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Comments

I suppose it would be too much to expect him to note that class mobility has declined dramatically since the 1950s and 1960s.

One thing that seems to point to a relative democratization of elite culture is that people no longer feel required to dress up for what used to be considered dressy occasions. This is probably somewhat more extreme in the SF bay area, where I live, than in other places, but I think it's a general trend. For example, my husband and I have an opera subscription (at the SF opera), and I rarely dress up any more than I do for work (I work in a casual office). My husband wears jeans and a t-shirt, because that's what he always wears. We have a friend who wears shorts, because that's what he always wears (year round). There are people who dress up more than that, but we don't look out of place. A few years ago there was a gala when the opera house reopened after being renovated, and it was a big deal when Willie Brown declared the event to be "black tie" -- a lot of people thought this was awfully high-handed of him.

The same is true about dining out. There are only a few places in the bay area that even have a dress code any more, and the strictest code I've seen is jacket (no tie) for men; no jeans, t-shirts, or sneakers. This is the dress code at The French Laundry, which is a world-class restaurant and is widely reputed to be the best (or perhaps haute-est) restaurant in the US.

So Republicans and conservatives bash "East Coast elites" for 30 years until people stop paying attention to middlebrow culture and David Brooks is surprised?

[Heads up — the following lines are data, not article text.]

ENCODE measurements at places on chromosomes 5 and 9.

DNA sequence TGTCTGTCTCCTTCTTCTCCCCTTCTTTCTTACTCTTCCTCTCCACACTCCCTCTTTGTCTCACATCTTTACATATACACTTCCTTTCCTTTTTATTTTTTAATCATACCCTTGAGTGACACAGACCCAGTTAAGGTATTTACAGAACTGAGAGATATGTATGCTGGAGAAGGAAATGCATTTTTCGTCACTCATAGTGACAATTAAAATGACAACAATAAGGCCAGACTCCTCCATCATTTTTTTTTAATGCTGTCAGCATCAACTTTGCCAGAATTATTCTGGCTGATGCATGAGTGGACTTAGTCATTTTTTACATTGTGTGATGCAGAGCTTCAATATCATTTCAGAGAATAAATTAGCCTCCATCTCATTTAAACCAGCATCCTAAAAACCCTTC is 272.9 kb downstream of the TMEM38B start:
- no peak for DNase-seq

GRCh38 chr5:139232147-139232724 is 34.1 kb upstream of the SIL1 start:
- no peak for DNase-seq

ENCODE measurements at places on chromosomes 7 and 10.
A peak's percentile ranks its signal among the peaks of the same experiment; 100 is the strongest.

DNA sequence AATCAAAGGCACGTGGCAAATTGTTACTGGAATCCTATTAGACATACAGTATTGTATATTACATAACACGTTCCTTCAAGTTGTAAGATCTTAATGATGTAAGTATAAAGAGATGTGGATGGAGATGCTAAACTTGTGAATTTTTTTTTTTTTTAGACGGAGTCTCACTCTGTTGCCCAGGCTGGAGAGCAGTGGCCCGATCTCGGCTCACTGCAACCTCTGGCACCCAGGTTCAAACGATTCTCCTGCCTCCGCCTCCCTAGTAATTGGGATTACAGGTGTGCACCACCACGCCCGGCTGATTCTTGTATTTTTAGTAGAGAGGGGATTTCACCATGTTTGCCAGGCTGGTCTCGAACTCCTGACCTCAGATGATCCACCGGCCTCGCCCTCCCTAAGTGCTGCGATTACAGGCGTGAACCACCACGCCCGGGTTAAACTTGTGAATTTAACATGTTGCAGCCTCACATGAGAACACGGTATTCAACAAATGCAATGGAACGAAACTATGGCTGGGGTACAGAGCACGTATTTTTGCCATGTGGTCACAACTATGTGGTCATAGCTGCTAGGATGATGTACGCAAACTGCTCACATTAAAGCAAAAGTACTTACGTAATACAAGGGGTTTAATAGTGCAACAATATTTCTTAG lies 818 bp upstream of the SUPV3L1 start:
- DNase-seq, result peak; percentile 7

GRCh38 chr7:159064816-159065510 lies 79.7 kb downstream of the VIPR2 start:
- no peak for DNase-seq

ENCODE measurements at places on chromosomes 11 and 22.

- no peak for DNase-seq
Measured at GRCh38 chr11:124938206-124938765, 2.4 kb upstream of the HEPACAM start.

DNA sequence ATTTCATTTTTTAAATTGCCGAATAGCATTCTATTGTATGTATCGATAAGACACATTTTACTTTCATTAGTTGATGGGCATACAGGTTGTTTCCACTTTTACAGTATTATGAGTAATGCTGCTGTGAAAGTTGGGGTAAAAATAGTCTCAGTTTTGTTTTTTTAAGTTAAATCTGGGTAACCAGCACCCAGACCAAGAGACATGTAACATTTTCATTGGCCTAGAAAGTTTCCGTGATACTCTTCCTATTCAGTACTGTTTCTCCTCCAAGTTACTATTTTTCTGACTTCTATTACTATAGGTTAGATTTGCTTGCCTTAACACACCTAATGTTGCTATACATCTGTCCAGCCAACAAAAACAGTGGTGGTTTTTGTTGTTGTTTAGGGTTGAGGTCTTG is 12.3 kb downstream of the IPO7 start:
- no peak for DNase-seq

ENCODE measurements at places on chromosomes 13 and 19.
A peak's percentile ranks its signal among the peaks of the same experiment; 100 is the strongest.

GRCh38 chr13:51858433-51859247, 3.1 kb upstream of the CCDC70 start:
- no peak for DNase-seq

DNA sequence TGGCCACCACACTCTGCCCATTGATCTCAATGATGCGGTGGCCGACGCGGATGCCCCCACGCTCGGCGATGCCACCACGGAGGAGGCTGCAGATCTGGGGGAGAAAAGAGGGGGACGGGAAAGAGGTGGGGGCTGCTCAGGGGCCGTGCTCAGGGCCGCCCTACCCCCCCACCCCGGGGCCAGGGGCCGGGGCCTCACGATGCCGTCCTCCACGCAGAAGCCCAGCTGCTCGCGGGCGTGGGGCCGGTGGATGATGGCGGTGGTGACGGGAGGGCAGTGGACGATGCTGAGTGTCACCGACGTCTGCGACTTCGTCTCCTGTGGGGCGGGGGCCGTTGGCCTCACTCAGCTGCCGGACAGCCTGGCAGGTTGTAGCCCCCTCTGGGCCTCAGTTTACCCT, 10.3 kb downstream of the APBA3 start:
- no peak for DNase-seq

Every day must be a shock to Mr. Brooks: "Holy shit -- the sun came up! What does this mean?"

Interesting. I think there may be a little to what Brooks says. Reminds me of my odd fondness for The Modern Library.

Is it possible that we have gone too far in the opposite direction, http://thejewishblog.blogspot.com/2005/06/dangers-of-neo-edwardianism.html>creating a new kind of elitism?

The "elite" culture has no authority. And why should it, when, aside from the fact there is no elite, David Brooks is one of the elite Spokesman of ..... what exactly? The guy is a high paid blow job artist. See, among others, South Park.

"For example, people used to buy leather-bound books by the foot as an interior design accent."

I don't know if you meant this literally, but it is indeed literally true. A friend of mine who ran a second hand bookstore would get orders something like "5 feet of nice-looking books" -- for law offices especially. (I've been told that nowadays decorators buy lengths of board with the spine part of the book glued onto them, so you can get a bookshelf effect more easily.

Berube just did something about a similiar bitch by Teachout. Brooks may be plagiarizing.

Portland may be more extreme than SF on the dressing-down thing. Every once in awhile some missionary carpetbagger in the style biz comes through town trying to get us to look classier, but they usually fail.

Perhaps Brooks ought to join the fight to save NPR & PBS -- the last bastions of middlebrow culture.

Another thing to remember is that quite a bit of the taste for MBC was driven by women who were shut out of the workplace. After spending the day at home alone or with the kids, they wanted to go out in the evenings.

I think a great deal of the drop in "culture" is due to people just not having the time. I was a kid during the women't movements, and I remember that there were fancy dinner parties, and then everybody's moms went to work and their weren't.

Also, I think women just started going to the ballet and such with women friends who appreciated it, rather than dragging unhappy husbands along.